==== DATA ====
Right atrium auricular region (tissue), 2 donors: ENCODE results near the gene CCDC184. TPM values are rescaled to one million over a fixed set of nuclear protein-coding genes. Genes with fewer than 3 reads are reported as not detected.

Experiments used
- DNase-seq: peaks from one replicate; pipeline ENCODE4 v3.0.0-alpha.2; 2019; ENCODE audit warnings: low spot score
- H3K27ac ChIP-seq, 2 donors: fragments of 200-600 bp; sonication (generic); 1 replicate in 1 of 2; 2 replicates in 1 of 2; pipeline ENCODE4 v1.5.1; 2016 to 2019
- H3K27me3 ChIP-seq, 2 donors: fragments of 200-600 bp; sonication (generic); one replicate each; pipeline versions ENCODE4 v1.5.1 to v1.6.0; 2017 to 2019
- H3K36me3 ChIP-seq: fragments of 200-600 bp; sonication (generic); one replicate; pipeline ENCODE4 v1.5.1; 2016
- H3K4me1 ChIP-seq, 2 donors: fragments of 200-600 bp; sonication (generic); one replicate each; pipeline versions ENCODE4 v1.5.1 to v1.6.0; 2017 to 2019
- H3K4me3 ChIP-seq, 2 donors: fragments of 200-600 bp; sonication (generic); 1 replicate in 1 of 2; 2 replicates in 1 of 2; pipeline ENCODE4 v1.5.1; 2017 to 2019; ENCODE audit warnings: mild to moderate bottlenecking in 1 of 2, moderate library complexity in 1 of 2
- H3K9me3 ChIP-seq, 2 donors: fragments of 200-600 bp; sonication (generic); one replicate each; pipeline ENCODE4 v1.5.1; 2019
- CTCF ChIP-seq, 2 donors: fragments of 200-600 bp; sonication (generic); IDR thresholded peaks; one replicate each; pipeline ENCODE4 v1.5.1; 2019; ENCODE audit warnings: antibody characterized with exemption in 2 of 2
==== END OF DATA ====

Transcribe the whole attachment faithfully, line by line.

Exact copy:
Right atrium auricular region (tissue), 2 donors: ENCODE results near the gene CCDC184. TPM values are rescaled to one million over a fixed set of nuclear protein-coding genes. Genes with fewer than 3 reads are reported as not detected.

Experiments used
- DNase-seq: peaks from one replicate; pipeline ENCODE4 v3.0.0-alpha.2; 2019; ENCODE audit warnings: low spot score
- H3K27ac ChIP-seq, 2 donors: fragments of 200-600 bp; sonication (generic); 1 replicate in 1 of 2; 2 replicates in 1 of 2; pipeline ENCODE4 v1.5.1; 2016 to 2019
- H3K27me3 ChIP-seq, 2 donors: fragments of 200-600 bp; sonication (generic); one replicate each; pipeline versions ENCODE4 v1.5.1 to v1.6.0; 2017 to 2019
- H3K36me3 ChIP-seq: fragments of 200-600 bp; sonication (generic); one replicate; pipeline ENCODE4 v1.5.1; 2016
- H3K4me1 ChIP-seq, 2 donors: fragments of 200-600 bp; sonication (generic); one replicate each; pipeline versions ENCODE4 v1.5.1 to v1.6.0; 2017 to 2019
- H3K4me3 ChIP-seq, 2 donors: fragments of 200-600 bp; sonication (generic); 1 replicate in 1 of 2; 2 replicates in 1 of 2; pipeline ENCODE4 v1.5.1; 2017 to 2019; ENCODE audit warnings: mild to moderate bottlenecking in 1 of 2, moderate library complexity in 1 of 2
- H3K9me3 ChIP-seq, 2 donors: fragments of 200-600 bp; sonication (generic); one replicate each; pipeline ENCODE4 v1.5.1; 2019
- CTCF ChIP-seq, 2 donors: fragments of 200-600 bp; sonication (generic); IDR thresholded peaks; one replicate each; pipeline ENCODE4 v1.5.1; 2019; ENCODE audit warnings: antibody characterized with exemption in 2 of 2